My main point is that we must allow ourselves to be primarily defined by our relationship to God and His kingdom and not any man or his nation. In doing this we become capable of better loving and serving whatever nation we are most connected to on earth and are able to transcend man-made social borders that draw people into an Us vs. Them mentality which endangers our commitment to Jesus.

One small way we can begin to become more intentional about allowing ourselves to be defined more by our relationship to God through Christ and less by the country we live in is to pay attention to what we are saying whenever we say "we" or "our", especially when engaging in political discussion. In other words, when we talk about ourselves who are we talking about?

Sunday, June 29, 2014

Why 'God Bless America' Is Problematic

If you're a citizen of the United States then you are familiar with the national songs that permeate our culture. We sing national anthems and songs like God Bless America before sporting events and major public spectacles. These songs are a big part of the nation's identity. We rarely think of this sort of action as religious but I am persuaded that songs like God Bless America are actually highly religious and a part of a national(istic) liturgy that promotes the civil religion (which is not true Christianity).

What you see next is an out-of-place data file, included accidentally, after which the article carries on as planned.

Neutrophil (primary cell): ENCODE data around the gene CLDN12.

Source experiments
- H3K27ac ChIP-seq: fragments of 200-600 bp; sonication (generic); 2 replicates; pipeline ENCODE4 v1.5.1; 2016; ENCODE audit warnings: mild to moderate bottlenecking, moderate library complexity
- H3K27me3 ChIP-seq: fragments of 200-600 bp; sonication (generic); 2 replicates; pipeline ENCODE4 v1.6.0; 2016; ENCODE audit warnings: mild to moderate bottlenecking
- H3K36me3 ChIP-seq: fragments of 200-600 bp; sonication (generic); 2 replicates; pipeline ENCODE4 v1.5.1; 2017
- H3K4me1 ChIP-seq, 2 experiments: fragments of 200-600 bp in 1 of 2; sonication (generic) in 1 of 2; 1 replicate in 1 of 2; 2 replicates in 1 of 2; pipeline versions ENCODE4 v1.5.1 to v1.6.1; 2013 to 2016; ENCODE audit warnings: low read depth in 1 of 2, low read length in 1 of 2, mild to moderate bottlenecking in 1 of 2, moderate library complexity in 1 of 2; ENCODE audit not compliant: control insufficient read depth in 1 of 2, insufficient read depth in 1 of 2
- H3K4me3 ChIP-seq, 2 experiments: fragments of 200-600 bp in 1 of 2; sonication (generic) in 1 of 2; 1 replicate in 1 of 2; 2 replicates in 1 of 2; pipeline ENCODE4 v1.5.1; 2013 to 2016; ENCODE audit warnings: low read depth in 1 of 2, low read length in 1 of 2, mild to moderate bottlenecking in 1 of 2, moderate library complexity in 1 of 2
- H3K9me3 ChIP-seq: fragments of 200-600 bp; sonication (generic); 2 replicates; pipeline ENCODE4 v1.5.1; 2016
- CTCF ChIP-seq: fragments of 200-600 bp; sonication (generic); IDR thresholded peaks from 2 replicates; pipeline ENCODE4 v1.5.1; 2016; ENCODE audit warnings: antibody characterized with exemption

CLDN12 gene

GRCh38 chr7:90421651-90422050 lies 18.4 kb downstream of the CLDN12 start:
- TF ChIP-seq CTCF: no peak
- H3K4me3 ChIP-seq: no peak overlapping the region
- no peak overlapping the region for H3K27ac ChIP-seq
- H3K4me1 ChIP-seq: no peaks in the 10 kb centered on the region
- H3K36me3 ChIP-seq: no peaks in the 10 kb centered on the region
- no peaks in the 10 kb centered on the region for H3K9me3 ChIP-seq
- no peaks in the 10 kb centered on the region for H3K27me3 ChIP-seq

At the risk of being labelled "anti-American", I also believe we are often as idolatrous with the United States as the Romans were with Caesar. I also believe Jesus calls us away from this idolatry. Proving this thesis would take far more than a blog and some good men have already done this* so I will keep a limited focus here.